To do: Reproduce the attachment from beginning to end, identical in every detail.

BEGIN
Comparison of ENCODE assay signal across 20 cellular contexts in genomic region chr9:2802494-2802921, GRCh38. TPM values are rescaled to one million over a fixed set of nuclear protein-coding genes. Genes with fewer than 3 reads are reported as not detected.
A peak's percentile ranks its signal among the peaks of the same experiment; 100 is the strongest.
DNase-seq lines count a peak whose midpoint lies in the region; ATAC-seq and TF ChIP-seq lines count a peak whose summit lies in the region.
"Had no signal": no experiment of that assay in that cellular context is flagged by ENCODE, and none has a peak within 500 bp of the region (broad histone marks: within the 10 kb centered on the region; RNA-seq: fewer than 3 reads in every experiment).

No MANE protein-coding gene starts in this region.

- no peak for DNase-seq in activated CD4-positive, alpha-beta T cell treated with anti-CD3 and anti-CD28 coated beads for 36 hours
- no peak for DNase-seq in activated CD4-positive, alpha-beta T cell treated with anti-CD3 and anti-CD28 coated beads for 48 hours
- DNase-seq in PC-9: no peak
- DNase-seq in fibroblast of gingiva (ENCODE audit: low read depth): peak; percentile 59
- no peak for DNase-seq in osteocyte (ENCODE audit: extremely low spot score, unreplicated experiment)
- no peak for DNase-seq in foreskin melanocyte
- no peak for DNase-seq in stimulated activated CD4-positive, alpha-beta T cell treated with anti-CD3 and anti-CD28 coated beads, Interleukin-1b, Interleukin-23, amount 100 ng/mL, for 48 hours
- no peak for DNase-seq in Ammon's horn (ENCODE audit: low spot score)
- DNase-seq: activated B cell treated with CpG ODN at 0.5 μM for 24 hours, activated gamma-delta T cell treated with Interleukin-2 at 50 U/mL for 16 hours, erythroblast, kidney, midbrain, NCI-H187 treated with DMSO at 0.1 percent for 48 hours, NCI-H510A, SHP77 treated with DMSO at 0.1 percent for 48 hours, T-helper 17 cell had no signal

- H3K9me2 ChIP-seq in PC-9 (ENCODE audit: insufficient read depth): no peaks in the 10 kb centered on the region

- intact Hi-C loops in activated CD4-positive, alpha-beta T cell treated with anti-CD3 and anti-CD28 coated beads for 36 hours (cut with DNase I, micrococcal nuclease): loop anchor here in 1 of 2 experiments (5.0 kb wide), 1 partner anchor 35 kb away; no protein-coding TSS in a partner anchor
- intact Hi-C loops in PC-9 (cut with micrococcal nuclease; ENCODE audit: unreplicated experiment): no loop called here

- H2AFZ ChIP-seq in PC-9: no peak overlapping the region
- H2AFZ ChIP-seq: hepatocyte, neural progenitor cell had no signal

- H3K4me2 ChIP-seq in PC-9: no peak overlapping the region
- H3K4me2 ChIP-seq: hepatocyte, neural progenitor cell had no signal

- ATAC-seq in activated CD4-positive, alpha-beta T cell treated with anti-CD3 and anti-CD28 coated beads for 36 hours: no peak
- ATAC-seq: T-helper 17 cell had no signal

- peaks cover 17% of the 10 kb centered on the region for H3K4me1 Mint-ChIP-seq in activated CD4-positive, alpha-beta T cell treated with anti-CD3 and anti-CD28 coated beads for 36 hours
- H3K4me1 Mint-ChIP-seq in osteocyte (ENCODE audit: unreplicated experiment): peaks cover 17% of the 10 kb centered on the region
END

Comparison of ENCODE assay signal across 20 cellular contexts in genomic region chr9:2802494-2802921, GRCh38. TPM values are rescaled to one million over a fixed set of nuclear protein-coding genes. Genes with fewer than 3 reads are reported as not detected.
A peak's percentile ranks its signal among the peaks of the same experiment; 100 is the strongest.
DNase-seq lines count a peak whose midpoint lies in the region; ATAC-seq and TF ChIP-seq lines count a peak whose summit lies in the region.
"Had no signal": no experiment of that assay in that cellular context is flagged by ENCODE, and none has a peak within 500 bp of the region (broad histone marks: within the 10 kb centered on the region; RNA-seq: fewer than 3 reads in every experiment).

No MANE protein-coding gene starts in this region.

- no peak for DNase-seq in activated CD4-positive, alpha-beta T cell treated with anti-CD3 and anti-CD28 coated beads for 36 hours
- no peak for DNase-seq in activated CD4-positive, alpha-beta T cell treated with anti-CD3 and anti-CD28 coated beads for 48 hours
- DNase-seq in PC-9: no peak
- DNase-seq in fibroblast of gingiva (ENCODE audit: low read depth): peak; percentile 59
- no peak for DNase-seq in osteocyte (ENCODE audit: extremely low spot score, unreplicated experiment)
- no peak for DNase-seq in foreskin melanocyte
- no peak for DNase-seq in stimulated activated CD4-positive, alpha-beta T cell treated with anti-CD3 and anti-CD28 coated beads, Interleukin-1b, Interleukin-23, amount 100 ng/mL, for 48 hours
- no peak for DNase-seq in Ammon's horn (ENCODE audit: low spot score)
- DNase-seq: activated B cell treated with CpG ODN at 0.5 μM for 24 hours, activated gamma-delta T cell treated with Interleukin-2 at 50 U/mL for 16 hours, erythroblast, kidney, midbrain, NCI-H187 treated with DMSO at 0.1 percent for 48 hours, NCI-H510A, SHP77 treated with DMSO at 0.1 percent for 48 hours, T-helper 17 cell had no signal

- H3K9me2 ChIP-seq in PC-9 (ENCODE audit: insufficient read depth): no peaks in the 10 kb centered on the region

- intact Hi-C loops in activated CD4-positive, alpha-beta T cell treated with anti-CD3 and anti-CD28 coated beads for 36 hours (cut with DNase I, micrococcal nuclease): loop anchor here in 1 of 2 experiments (5.0 kb wide), 1 partner anchor 35 kb away; no protein-coding TSS in a partner anchor
- intact Hi-C loops in PC-9 (cut with micrococcal nuclease; ENCODE audit: unreplicated experiment): no loop called here

- H2AFZ ChIP-seq in PC-9: no peak overlapping the region
- H2AFZ ChIP-seq: hepatocyte, neural progenitor cell had no signal

- H3K4me2 ChIP-seq in PC-9: no peak overlapping the region
- H3K4me2 ChIP-seq: hepatocyte, neural progenitor cell had no signal

- ATAC-seq in activated CD4-positive, alpha-beta T cell treated with anti-CD3 and anti-CD28 coated beads for 36 hours: no peak
- ATAC-seq: T-helper 17 cell had no signal

- peaks cover 17% of the 10 kb centered on the region for H3K4me1 Mint-ChIP-seq in activated CD4-positive, alpha-beta T cell treated with anti-CD3 and anti-CD28 coated beads for 36 hours
- H3K4me1 Mint-ChIP-seq in osteocyte (ENCODE audit: unreplicated experiment): peaks cover 17% of the 10 kb centered on the region